“Be Genuine” is the first category we’re exploring in our “Be A Better Leader” series. In this series, we are looking at a variety of attributes, characteristics, and skills that are essential to effective leadership, and discussing how they are reflected in practice. In addition to this month’s topic, the list of categories also includes “Be Relational,” “Be Trustworthy,” Be Knowledgeable,” and “Be Excellent.” This month, as we look at what it means to “Be Genuine,” we will be talking about the need to be authentic, be yourself, and be an example, and today I share some thoughts on a recommended related book or two.
We both know that there are many books that speak on the topic of authenticity, the importance of leading by example, the importance of understanding yourself so that you can lead from your strengths, and why it is important for effective leaders to be genuine. I’m simply sharing a couple of books on related topics that I have found to be insightful and valuable in my own personal leadership development.
J. Robert Clinton’s The Making of a Leader (1988, Revised 2012) is an explanation fo “Leadership Emergence Theory,” and is particularly meaningful to me because it was the theoretical basis in my own research for my doctoral dissertation. It is a model of leadership development that originated out of research of the formation of leadership in biblical leaders and in significant historical ministry figures, and so is specifically applicable to a Christian view of leadership. Clinton describes this theory as the concept that “all of life is used by God to develop the capacity of a leader to influence” (1988, p. 9) including internal processes, external processes, and divine processes, both formal and informal.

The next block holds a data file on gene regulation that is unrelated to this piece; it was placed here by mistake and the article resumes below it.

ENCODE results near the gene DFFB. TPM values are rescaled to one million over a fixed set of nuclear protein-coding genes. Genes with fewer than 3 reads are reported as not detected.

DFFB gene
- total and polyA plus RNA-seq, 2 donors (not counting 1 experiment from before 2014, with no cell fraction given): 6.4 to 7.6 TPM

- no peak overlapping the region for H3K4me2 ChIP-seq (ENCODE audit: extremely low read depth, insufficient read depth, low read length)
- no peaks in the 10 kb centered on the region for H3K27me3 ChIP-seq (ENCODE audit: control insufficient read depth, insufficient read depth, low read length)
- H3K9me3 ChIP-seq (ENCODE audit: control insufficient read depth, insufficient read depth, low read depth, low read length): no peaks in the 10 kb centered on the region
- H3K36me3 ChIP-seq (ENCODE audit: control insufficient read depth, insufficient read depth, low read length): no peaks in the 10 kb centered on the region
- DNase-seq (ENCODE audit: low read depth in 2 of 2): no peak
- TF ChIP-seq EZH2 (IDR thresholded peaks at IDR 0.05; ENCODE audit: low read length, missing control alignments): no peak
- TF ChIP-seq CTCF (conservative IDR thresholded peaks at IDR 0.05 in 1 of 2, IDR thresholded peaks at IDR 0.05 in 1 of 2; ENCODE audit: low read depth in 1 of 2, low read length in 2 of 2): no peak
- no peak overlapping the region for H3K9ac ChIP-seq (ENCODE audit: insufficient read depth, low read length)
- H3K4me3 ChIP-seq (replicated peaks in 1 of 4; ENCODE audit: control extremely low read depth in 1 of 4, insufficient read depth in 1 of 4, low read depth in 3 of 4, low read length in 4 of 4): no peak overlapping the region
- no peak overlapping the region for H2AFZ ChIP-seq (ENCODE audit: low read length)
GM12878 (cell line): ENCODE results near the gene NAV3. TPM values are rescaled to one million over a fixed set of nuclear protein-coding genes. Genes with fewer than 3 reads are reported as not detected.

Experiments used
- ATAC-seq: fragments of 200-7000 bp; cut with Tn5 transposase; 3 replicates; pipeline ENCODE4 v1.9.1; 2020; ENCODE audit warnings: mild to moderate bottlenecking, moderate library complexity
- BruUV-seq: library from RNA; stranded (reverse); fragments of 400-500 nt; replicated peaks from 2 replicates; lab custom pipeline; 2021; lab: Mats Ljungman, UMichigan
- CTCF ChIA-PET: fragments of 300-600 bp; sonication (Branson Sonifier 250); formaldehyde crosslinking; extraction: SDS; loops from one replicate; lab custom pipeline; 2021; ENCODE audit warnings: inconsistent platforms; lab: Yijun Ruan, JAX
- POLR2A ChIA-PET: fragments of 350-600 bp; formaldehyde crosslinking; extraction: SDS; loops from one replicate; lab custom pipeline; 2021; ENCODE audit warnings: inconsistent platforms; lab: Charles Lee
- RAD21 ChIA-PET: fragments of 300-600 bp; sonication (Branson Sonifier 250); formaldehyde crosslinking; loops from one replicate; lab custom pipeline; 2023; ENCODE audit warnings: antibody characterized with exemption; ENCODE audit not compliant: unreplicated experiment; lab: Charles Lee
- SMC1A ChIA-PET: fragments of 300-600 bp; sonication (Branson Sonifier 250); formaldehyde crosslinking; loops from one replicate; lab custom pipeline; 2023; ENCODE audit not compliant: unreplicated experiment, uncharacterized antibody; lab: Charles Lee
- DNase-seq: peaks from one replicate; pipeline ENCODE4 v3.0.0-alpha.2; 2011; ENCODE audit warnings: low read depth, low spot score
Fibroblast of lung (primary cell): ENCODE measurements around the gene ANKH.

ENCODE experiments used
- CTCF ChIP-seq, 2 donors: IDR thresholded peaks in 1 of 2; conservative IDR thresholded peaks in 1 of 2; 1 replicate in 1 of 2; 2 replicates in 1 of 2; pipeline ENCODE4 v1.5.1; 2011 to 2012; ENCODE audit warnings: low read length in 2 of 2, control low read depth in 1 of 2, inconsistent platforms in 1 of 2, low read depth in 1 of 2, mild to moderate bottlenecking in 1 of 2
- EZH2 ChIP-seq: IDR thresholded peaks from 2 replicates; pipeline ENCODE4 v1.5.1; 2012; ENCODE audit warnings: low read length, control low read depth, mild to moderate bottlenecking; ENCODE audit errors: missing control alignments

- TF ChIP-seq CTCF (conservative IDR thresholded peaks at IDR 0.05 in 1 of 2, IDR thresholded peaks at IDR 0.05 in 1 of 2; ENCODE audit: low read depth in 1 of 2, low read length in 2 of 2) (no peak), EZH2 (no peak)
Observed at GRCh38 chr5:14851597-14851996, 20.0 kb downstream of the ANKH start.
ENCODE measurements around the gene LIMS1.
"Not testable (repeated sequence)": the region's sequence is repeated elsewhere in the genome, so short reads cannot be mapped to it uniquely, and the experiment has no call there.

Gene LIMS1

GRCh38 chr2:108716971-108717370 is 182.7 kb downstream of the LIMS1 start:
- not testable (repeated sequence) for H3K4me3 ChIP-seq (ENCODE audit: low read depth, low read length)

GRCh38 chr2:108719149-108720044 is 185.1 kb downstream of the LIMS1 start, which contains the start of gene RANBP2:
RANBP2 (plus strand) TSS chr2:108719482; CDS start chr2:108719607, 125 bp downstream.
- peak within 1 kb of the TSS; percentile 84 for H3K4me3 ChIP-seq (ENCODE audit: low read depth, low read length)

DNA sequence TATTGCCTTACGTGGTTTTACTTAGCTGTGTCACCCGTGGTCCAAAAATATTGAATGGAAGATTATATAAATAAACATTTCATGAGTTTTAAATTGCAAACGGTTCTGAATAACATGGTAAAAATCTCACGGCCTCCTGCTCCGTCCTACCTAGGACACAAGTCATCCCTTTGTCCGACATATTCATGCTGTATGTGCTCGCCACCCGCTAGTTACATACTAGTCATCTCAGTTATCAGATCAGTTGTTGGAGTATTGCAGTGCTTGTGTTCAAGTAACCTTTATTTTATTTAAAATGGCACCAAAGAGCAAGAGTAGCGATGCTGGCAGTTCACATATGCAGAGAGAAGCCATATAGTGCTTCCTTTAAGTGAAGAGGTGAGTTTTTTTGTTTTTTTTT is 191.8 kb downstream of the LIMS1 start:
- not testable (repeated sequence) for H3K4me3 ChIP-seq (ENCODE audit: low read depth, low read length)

Leadership Emergence Theory divides the leadership formation and emergence process into six stages, or phases, over the lifetime of the leader. The first, Phase I, is called the Sovereign Foundations phase. It is in this initial stage that God providentially works with the foundational items in the life of the leader-to-be in preparation for future leadership, beginning from birth. Phase II is the Inner Life Growth phase. In this stage, the emerging leader receives both informal and formal training, and there are four predominant means through which the training takes place: imitation modeling, informal apprenticeships, mentoring, and academic study. Phase III is the Ministry Maturing phase. In this stage, emerging leaders serve in ministry as their prime focus, and get further training, and it is also during this phase that the discovery of giftedness takes place. The following stage, Phase IV, is the Life Maturing phase, during which the emerging leader is able to identify and begin using his combination of gifts, training, and experience (called “gift-mix”) with effectiveness and impact, and learns to develop its use to its full potential. The pivotal stage is Phase V, the Convergence phase, in which the leader becomes most effective in his role as a leader and in his ministry, as his potential is maximized and exercised. Unfortunately, only a few leaders ever experience this phase in their lifetime. Even rarer is the final stage, Phase VI, or Afterglow. This phase follows the active ministry of a leader by influencing a community based on a lifetime legacy of leadership.